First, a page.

Actividades biológicas del extracto acuoso de la esponja Aplysina lacunosa (Porifera: Aplysinidae)
Arda Kazanjian,Milagros Fari?as
Revista de Biología Tropical , 2006,
Abstract: Evaluamos el extracto acuoso y precipitado de proteínas de Aplysina lacunosa, en relación con su actividad hemaglutinante, hemolizante, antibacteriana y antimicótica. Los ejemplares de la esponja marina fueron recolectados en el Morro de Tigüitigüe, Santa Fe, Estado Sucre, Venezuela. La proteína activa fue separada por cromatografía de exclusión molecular; y su masa molar fue estimada por electroforesis SDS-PAGE. La esponja A. lacunosa posee una proteína con masa molar aproximada de 4.000 Daltons capaz de aglutinar fuertemente y de manera inespecífica los eritrocitos humanos de los grupos sanguíneos A, B y O. No se observó actividad hemolizante por parte de las muestras ensayadas. únicamente el extracto acuoso fue capaz de inhibir el crecimiento de Enterococcus faecalis, Bacillus cereus, Escherichia coli y Salmonella enteritidis con halos de inhibición de 24, 20, 24, 22 mm, respectivamente; ninguna de las muestras exhibió actividad antifúngica. El análisis químico del extracto acuoso reveló la presencia de diversos metabolitos secundarios. Se presume que la actividad hemaglutinante se deba a la presencia de proteínas aglutinantes. La actividad antibacteriana podría atribuirse a la presencia de saponinas, alcaloides, taninos y polifenoles, compuestos altamente antimicrobianos. Los poríferos constituyen una fuente rica de compuestos bioactivos que pueden ser utilizados para el desarrollo de nuevos fármacos. Biological activity of an aqueons extract of the sponge Aplysina lacunosa (Porifera: Aplysinidae). The aqueous extract and protein precipitate of Aplysina lacunosa (Pallas, 1776) were studied to assess their hemagglutinating, hemolysing, antibacterial, and antifungal activities. Specimens of the marine sponge were collected in El Morro de Tigüitigüe, Santa Fe, Sucre state, Venezuela. The active protein was separated by molecular exclusion chromatography and its molar mass estimated by SDS-PAGE electrophoresis. The sponge A. lacunosa has a protein with a molar mass of about 43 000 Daltons which is capable of agglutinating human erythrocytes of the blood groups A, B, and O in a strong and unspecific mode. The assayed samples did not evidence any hemolysing activity. As for the antibacterial assay, only the aqueous extract was able to inhibit the growth of Enterococcus faecalis, Bacillus cereus, Escherichia coli, and Salmonella enteritidis, with inhibition halos of 24, 20, 24, and 22 mm, respectively. None of the samples exhibited antifungal activity. The chemical analysis of the aqueous extract revealed the presence of several secondary metabolites. It i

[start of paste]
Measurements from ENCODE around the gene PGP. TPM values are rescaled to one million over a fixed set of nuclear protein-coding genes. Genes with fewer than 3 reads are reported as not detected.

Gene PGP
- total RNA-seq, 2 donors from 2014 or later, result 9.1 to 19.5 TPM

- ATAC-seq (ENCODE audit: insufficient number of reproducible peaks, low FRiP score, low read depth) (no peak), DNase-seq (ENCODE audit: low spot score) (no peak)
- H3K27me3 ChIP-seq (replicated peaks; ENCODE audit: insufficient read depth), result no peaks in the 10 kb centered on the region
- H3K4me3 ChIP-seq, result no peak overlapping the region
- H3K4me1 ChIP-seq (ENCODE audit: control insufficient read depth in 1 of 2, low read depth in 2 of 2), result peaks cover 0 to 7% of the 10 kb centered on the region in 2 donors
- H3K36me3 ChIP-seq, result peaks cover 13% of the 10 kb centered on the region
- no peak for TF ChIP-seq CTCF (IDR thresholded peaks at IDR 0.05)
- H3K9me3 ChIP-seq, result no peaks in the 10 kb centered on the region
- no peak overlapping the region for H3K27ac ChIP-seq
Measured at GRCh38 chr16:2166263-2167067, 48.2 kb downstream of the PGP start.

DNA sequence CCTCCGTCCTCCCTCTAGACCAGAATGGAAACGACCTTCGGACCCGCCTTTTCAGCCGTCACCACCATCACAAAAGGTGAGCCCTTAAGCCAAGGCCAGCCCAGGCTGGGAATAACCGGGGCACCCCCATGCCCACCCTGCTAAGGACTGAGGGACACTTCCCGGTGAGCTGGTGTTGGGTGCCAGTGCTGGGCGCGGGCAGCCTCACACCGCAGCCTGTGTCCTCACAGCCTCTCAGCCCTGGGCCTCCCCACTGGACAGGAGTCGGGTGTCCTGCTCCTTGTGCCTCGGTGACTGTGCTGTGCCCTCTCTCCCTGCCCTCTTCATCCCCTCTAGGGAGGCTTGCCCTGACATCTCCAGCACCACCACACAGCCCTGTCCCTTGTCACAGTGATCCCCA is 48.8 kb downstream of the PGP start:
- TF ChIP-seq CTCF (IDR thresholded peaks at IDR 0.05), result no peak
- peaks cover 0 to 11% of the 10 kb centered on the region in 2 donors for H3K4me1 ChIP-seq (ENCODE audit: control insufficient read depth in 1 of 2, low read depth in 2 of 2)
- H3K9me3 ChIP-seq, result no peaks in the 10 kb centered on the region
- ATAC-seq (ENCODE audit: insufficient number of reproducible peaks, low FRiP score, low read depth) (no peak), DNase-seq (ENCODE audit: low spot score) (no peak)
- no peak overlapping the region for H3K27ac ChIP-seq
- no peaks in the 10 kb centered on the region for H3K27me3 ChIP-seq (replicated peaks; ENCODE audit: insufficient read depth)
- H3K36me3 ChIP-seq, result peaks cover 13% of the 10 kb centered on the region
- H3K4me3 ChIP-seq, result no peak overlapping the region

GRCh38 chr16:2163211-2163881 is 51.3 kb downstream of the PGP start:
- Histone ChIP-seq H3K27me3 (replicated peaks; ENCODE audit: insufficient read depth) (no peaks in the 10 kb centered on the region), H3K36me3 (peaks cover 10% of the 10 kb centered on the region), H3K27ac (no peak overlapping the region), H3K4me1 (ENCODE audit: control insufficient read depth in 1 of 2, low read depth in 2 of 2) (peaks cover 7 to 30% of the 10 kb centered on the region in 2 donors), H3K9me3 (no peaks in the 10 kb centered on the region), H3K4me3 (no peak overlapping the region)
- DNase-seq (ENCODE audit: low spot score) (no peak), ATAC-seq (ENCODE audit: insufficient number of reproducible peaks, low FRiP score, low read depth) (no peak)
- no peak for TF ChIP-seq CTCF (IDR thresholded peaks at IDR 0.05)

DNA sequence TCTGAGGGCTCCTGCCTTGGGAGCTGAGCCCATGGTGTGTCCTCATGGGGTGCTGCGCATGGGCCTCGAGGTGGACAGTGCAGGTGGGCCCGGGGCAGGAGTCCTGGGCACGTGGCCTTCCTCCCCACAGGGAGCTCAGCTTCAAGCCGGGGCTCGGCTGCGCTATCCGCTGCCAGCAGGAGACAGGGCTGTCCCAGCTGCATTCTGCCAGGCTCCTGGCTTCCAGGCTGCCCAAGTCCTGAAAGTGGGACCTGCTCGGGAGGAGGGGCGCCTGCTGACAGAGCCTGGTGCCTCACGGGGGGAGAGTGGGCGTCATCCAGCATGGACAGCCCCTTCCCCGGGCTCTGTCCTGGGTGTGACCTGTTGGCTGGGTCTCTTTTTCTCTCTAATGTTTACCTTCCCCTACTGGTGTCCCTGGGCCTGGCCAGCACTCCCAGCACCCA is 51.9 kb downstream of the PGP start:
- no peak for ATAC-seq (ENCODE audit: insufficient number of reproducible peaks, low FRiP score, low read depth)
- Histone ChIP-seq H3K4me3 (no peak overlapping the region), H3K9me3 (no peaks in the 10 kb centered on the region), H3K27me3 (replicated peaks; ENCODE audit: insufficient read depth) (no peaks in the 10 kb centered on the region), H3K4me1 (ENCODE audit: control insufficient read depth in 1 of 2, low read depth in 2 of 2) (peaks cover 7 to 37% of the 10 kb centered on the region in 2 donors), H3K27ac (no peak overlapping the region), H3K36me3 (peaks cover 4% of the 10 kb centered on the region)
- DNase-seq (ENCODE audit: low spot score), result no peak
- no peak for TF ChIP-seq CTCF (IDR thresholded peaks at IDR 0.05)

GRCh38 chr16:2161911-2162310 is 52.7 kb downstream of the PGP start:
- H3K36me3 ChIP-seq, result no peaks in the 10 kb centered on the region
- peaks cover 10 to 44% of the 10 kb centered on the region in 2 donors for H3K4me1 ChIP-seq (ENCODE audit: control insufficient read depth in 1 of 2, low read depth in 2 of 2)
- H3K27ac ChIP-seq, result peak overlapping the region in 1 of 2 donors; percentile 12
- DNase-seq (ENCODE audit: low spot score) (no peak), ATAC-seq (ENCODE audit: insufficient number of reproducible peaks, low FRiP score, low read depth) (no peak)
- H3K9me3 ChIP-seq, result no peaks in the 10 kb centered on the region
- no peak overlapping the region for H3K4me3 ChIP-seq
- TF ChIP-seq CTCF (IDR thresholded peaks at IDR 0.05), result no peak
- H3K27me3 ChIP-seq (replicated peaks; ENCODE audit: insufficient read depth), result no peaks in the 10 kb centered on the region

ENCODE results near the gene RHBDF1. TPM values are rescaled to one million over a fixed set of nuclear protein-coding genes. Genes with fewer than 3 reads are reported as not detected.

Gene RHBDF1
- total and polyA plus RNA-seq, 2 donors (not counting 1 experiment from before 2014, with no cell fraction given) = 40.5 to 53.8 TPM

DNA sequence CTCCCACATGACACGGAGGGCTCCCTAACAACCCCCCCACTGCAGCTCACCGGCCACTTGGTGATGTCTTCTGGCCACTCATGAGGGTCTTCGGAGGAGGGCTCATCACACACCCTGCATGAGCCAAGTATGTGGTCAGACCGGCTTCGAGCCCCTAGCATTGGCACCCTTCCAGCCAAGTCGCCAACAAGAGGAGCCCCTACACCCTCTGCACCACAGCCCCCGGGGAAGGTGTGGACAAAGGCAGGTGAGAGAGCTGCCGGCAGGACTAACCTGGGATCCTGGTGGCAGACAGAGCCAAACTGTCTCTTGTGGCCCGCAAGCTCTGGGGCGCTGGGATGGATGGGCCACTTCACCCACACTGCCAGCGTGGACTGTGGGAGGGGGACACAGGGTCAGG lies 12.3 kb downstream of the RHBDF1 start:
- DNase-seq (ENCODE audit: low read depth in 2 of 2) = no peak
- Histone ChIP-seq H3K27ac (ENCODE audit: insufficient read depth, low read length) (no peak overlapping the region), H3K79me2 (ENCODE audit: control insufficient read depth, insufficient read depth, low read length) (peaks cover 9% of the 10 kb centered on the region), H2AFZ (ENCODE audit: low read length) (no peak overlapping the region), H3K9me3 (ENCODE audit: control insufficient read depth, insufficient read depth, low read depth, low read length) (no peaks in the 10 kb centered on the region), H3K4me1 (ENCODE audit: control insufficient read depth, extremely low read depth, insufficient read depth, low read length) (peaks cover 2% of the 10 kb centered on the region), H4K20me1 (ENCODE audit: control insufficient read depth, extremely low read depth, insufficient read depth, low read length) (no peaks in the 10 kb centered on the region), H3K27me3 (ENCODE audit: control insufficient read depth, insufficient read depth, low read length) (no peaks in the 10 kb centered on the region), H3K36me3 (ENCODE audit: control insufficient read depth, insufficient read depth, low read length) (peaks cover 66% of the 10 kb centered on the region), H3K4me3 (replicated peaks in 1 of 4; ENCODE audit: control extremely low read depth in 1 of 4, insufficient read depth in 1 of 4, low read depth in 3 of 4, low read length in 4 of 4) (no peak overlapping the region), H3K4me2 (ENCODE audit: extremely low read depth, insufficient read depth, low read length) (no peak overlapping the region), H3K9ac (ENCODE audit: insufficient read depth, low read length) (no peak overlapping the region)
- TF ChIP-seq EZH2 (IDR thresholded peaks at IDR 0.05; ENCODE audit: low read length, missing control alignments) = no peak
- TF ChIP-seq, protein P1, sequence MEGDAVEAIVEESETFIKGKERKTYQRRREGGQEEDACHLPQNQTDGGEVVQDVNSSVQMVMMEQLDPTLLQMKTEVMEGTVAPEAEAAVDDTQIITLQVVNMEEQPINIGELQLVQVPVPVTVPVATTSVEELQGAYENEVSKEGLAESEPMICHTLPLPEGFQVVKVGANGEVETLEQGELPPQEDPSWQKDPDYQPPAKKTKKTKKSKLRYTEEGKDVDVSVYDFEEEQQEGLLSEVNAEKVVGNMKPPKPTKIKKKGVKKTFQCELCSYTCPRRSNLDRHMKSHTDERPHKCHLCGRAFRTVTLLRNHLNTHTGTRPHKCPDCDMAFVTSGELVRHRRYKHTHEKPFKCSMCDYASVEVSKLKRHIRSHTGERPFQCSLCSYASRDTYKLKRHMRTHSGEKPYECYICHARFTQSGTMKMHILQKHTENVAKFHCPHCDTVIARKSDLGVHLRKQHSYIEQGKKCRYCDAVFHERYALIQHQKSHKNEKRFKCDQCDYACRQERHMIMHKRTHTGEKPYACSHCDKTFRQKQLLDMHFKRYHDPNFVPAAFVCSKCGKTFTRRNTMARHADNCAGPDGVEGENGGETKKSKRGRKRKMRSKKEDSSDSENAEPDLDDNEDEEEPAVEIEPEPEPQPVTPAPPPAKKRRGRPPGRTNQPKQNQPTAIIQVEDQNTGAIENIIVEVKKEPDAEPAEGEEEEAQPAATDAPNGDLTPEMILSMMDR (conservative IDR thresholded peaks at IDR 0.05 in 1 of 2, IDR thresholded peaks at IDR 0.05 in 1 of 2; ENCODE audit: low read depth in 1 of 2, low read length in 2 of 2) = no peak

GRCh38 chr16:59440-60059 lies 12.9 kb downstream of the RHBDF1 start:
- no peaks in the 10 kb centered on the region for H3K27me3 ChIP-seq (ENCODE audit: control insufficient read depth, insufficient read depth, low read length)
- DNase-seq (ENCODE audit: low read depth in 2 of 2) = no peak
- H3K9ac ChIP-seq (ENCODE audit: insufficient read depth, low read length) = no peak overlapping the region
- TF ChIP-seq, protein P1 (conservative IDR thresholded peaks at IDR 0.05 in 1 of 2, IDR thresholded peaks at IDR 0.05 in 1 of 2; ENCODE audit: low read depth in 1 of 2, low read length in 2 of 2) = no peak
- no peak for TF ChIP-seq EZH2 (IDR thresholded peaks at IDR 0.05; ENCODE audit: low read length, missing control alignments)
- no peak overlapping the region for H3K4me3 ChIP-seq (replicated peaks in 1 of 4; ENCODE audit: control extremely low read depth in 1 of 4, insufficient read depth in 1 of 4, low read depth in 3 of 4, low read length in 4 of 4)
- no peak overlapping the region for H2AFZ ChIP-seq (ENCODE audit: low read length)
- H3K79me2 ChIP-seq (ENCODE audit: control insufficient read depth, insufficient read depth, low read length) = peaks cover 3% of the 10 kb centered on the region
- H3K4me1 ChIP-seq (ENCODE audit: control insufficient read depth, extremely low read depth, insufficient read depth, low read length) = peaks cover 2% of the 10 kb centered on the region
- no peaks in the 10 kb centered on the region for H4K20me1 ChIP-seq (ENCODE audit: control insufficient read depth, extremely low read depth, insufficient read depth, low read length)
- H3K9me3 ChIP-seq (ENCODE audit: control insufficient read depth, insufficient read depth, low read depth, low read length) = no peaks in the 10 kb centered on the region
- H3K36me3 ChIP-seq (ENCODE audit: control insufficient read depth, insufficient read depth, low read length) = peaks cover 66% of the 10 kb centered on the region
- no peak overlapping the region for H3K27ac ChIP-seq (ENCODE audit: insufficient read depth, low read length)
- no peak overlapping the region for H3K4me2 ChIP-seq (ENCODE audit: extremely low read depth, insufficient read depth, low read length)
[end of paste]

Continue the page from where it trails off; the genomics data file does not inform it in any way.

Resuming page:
Viral load responses to HAART is an independent predictor of a new AIDS event in late stage HIV infected patients: prospective cohort study
Powel Kazanjian, Wei Wei, Morton Brown, Tejal Gandhi, Kamal Amin
Journal of Translational Medicine , 2005, DOI: 10.1186/1479-5876-3-40
Abstract: A cohort of patients with pre-therapy CD4 < 200/mm3 who had CD4 and VL measurements for > one year after receiving HAART at a university clinic were prospectively enrolled. Cox proportional multivariate regression model was used to determine whether CD4 and VL responses were independently associated with new AE.The patient (N = 214) mean baseline CD4 = 92/mm3, VL = 219,000 c/mL and follow-up duration 42.3 months (range 13–72 months). A new AE occurred in 56 patients; CD4 cell count response to HAART that remained < 200/mm3 throughout the study period was a significant risk factor for new AE (RR = 9.7–12.5; p < 0.001). Similarly, VL responses that remained > 5,000 c/mL during this period was also a significant risk factor (RR = 6.7–12.8; p = 0.001) that was independent of CD4 response adjusted for <> 200/mm3.Maintaining adequate long-term virologic responses to HAART provides a clinical benefit independent of CD4 responses.Despite an overall decline in AIDS-associated illnesses since the introduction of HAART [1,2], some patients receiving combination antiretrovirals remain at risk for developing new AIDS events (AE) [3,4]. Those who have a pre-treatment CD4 cell count < 200/mm3 [5-9] or have insufficient CD4 cell responses to HAART [6] are at risk for progressing to AIDS or dying while receiving therapy. Persistent viremia [10], independent of insufficient CD4 cell count responses [13-16], has also been shown to be a predictor of disease progression. These studies, however, have differed in regards to the VL that they identify as being predictive of disease progression-- > 1,000 c/mL [10], > 7,000 c/mL [13], or > 20,000 c/mL [11]. Furthermore, although these studies have linked short virologic markers in response to HAART with a successful clinical outcome [11-14], the importance of sustaining immunologic and virologic responses to HAART over a more prolonged time period remains to be addressed.It is important to evaluate whether maintaining adequate responses to lo